With a title of Noble Rot it sets the tone for a collection of juxtaposition and startling oppositional forces but I was wrong. This collection, published by Dublin based Turas Press, is reminiscent of Jack Kerouac with its conversational and confessional style but Irish, and, dare I say it, cool. Maolalai writes cool poetry. The sparse punctuation adds to the breathlessness and fast insights of a poet telling their story before the pub closes or the work day begins.
This work is Irish but different – casual, shorter lines, a story told through the lens of a poem. The body is included through poetic description of its standing in relation to the environment; the city, driving, the countryside, movement through space and time and the small, incidental moments that make up a lifetime – captured and made iconic through the very act of becoming a published poem.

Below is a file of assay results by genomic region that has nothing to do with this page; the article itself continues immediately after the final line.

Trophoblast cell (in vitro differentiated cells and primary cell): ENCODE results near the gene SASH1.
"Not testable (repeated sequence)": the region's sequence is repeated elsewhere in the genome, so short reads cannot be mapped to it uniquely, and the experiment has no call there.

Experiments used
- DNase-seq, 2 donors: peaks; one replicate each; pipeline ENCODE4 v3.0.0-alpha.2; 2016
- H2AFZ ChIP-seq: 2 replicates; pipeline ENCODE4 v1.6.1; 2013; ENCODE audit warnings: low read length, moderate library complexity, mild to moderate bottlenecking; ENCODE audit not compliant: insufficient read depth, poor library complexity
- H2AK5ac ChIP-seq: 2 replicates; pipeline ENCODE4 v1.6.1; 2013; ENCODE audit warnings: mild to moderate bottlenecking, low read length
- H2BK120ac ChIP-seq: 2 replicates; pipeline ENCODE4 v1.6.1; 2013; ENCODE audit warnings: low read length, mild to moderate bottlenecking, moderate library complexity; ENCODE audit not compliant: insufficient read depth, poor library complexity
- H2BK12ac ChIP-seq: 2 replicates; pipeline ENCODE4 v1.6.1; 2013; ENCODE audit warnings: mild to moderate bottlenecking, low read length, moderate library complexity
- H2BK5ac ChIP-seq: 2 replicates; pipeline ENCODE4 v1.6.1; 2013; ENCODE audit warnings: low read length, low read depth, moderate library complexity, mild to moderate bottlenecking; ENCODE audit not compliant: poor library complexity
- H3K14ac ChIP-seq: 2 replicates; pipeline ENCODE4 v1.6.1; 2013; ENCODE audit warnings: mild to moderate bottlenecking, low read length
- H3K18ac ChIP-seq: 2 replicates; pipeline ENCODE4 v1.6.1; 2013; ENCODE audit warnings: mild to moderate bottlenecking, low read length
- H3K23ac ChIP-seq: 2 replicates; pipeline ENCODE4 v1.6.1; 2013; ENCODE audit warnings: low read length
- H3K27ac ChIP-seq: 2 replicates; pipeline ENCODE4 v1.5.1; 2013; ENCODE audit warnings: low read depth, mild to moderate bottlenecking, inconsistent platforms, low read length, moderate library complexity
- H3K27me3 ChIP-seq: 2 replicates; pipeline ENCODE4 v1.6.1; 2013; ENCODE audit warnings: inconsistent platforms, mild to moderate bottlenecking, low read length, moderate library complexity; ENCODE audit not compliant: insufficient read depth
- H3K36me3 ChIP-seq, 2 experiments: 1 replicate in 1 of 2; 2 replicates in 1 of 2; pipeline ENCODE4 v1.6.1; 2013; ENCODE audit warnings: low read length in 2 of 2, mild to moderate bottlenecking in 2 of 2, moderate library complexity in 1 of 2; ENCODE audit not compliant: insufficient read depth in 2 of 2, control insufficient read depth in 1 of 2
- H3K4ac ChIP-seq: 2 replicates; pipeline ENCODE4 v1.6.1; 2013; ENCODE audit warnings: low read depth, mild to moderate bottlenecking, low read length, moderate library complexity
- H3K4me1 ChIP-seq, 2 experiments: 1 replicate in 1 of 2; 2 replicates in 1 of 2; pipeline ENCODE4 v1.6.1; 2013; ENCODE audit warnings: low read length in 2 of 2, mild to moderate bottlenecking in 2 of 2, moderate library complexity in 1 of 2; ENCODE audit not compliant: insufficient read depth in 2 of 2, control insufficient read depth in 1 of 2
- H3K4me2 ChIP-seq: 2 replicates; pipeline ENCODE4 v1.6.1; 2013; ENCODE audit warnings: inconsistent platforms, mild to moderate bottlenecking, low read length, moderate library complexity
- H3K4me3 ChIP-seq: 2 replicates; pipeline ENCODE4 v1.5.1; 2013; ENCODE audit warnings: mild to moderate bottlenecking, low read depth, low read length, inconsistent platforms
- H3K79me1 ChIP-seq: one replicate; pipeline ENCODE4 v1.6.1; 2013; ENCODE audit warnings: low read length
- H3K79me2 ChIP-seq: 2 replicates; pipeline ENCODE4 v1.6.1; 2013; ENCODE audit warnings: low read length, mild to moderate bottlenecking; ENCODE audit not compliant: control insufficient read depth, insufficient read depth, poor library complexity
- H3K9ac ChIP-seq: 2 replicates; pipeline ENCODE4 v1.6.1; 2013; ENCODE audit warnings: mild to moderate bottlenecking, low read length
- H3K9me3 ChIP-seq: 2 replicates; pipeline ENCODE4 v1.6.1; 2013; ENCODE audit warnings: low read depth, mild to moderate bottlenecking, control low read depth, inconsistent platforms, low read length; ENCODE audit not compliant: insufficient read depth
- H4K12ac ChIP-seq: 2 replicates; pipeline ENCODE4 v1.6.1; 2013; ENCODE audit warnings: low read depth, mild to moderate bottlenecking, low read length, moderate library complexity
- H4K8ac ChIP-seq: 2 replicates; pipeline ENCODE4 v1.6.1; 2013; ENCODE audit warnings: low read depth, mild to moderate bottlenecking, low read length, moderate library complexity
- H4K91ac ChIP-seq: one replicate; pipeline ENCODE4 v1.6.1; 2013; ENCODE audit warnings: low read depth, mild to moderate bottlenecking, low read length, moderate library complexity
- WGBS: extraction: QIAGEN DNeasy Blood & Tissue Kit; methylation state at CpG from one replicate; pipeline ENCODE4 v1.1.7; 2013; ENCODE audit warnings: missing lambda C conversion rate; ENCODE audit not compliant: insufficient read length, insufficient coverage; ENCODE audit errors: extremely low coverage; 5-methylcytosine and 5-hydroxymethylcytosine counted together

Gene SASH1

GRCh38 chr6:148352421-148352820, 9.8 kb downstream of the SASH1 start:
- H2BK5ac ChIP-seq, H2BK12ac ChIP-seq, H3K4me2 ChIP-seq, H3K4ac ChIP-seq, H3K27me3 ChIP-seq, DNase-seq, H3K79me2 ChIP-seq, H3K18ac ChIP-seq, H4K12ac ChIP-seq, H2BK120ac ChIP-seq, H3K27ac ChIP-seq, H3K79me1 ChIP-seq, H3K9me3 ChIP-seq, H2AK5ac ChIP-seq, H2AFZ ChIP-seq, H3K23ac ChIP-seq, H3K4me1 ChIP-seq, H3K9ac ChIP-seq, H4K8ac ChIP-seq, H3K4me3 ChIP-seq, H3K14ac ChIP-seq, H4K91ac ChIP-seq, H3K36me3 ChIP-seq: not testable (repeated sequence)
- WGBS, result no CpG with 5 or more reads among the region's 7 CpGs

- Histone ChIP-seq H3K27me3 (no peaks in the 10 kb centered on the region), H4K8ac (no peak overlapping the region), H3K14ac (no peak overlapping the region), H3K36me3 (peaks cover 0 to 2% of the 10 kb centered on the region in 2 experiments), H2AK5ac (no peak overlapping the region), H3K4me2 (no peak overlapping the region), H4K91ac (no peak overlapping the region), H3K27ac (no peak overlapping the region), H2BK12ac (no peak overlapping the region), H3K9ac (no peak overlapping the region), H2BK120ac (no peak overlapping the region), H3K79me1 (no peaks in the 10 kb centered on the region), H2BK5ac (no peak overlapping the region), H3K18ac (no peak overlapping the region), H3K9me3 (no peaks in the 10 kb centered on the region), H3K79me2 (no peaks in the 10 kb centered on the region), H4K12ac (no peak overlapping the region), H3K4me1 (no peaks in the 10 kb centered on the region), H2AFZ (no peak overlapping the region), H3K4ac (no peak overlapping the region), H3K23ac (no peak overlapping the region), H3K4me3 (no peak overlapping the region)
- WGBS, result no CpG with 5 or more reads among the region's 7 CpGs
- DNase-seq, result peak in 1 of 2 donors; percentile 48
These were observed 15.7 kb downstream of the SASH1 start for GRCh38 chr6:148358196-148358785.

VERBS – the poet writes of things around them moving and yet I always get the feeling of their stillness and letting the lived experience wash over them. Maybe I was wrong to first describe it as breathless and fast – this work allows my own interpretation of the work, as my projection settles I get a sense of calm. And that is where the juxtaposition of opposition forces comes in – such hero’s journey of a normal person living in a moving world and writing as if sitting by the dock of the bay….inviting the reader to become the guide, the witness, the casual observer.
I really dig it, ya know. Irish yet Americiana cool, so much busy living told – still. There was a touch of Frank Mcourt as these poems are (I assume) autobiographical, so this gorgeous tone and sleight of hand crept into them, almost melancholy yet never dour or depressing, more Spring-like. I also get aromas of Joseph O’Connor’s Irish Male. The title is taken from wine – noble rot involves grapes getting a fungus infection resulting in a sweet wine.
I’d include this book in my arsenal for workshops as it is a joy to read and flowering with hues of good edits, delicate Irish turn of phrase and lovingly hand stitched through a talanted poetic edge.
Review by Michelle Moloney King for Beir Bua Press.